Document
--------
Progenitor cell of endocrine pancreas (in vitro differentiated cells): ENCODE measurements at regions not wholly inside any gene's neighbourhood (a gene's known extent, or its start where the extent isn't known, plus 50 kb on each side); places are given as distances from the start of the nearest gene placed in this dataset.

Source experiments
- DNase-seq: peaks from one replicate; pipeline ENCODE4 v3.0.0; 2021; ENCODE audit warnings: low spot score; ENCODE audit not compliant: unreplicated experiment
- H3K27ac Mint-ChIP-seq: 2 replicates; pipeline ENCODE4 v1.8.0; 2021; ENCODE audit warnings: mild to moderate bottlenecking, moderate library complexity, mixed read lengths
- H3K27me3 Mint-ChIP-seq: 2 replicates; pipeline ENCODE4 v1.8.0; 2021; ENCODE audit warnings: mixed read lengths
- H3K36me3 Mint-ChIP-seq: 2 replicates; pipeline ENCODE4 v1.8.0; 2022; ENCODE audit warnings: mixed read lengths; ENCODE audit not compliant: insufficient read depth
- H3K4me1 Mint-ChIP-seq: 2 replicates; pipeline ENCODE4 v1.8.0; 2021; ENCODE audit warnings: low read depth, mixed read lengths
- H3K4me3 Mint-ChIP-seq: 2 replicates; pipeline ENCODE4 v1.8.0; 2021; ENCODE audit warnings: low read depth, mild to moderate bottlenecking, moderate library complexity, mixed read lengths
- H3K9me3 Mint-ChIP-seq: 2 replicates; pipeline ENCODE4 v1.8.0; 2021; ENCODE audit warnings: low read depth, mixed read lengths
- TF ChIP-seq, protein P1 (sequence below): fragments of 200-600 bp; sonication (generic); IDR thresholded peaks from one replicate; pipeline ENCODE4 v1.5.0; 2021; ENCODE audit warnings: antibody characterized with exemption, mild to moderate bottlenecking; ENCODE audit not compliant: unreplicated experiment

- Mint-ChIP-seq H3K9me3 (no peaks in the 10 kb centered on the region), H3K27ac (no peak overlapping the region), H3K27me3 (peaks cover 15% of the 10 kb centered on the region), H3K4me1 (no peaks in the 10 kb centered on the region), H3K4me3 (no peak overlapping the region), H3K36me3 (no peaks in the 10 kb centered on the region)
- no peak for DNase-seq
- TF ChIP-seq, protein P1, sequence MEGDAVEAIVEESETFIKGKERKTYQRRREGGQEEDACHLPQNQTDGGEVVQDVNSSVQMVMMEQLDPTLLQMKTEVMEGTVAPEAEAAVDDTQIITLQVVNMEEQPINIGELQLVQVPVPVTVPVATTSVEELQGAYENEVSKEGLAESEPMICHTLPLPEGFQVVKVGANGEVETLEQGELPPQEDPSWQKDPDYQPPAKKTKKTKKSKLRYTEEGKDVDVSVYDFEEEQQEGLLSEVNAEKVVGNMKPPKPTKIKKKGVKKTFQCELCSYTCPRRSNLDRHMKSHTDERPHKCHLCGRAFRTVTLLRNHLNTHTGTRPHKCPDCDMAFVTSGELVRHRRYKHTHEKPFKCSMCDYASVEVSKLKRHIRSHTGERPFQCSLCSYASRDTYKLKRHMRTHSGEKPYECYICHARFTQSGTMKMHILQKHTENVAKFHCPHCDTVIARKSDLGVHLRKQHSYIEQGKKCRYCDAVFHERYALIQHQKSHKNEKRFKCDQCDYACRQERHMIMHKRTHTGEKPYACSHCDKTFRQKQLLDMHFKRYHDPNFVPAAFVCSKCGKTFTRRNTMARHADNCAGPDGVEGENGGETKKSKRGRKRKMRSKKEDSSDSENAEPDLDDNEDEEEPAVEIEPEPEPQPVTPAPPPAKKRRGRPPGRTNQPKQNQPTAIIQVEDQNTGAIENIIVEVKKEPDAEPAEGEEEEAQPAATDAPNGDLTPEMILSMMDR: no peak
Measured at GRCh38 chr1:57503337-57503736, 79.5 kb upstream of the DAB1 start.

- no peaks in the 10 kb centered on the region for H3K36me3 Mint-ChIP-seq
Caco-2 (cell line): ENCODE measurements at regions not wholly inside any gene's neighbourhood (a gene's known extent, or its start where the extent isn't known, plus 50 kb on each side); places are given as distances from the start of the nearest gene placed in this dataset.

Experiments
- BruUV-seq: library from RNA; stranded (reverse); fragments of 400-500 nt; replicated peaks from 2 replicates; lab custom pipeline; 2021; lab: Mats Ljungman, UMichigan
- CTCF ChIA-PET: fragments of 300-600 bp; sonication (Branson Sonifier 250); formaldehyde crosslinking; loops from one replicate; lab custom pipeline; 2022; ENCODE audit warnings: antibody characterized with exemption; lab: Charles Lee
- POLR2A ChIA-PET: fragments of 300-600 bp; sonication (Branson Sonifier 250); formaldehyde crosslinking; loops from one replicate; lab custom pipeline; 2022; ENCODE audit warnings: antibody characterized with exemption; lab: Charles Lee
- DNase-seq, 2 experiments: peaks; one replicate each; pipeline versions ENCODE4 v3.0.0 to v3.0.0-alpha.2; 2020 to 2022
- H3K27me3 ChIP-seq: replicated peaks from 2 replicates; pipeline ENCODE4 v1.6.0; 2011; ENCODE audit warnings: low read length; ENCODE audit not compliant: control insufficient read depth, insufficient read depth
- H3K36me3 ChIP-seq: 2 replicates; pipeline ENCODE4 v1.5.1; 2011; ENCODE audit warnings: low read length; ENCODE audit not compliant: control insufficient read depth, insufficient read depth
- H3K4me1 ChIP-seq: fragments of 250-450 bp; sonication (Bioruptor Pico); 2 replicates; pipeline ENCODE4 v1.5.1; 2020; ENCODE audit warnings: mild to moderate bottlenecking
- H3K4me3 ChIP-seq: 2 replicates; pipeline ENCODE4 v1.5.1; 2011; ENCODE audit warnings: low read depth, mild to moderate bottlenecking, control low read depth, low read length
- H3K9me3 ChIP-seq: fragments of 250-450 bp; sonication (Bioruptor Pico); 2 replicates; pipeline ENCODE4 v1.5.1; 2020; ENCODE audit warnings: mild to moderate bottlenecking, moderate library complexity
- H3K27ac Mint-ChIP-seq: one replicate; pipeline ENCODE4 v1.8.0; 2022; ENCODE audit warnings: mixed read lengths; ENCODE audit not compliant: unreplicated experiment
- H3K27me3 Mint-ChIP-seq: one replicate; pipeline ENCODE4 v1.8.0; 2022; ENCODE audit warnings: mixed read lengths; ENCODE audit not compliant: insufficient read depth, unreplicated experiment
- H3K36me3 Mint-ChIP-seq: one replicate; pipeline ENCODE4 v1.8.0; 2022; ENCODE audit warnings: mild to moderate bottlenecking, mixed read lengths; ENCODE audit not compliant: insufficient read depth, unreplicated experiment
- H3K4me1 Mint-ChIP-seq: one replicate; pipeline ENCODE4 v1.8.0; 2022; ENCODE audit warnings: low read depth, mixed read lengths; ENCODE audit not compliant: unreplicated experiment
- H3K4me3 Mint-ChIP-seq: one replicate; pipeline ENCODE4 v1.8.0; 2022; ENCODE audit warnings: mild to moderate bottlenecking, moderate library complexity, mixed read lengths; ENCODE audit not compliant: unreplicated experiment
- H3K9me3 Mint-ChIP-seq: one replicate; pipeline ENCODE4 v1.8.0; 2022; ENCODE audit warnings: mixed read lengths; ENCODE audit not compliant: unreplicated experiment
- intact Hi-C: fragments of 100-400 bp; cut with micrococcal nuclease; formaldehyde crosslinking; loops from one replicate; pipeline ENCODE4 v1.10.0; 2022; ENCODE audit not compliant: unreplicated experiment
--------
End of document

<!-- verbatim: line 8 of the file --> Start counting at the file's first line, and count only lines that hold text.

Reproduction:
- H3K4me3 Mint-ChIP-seq: 2 replicates; pipeline ENCODE4 v1.8.0; 2021; ENCODE audit warnings: low read depth, mild to moderate bottlenecking, moderate library complexity, mixed read lengths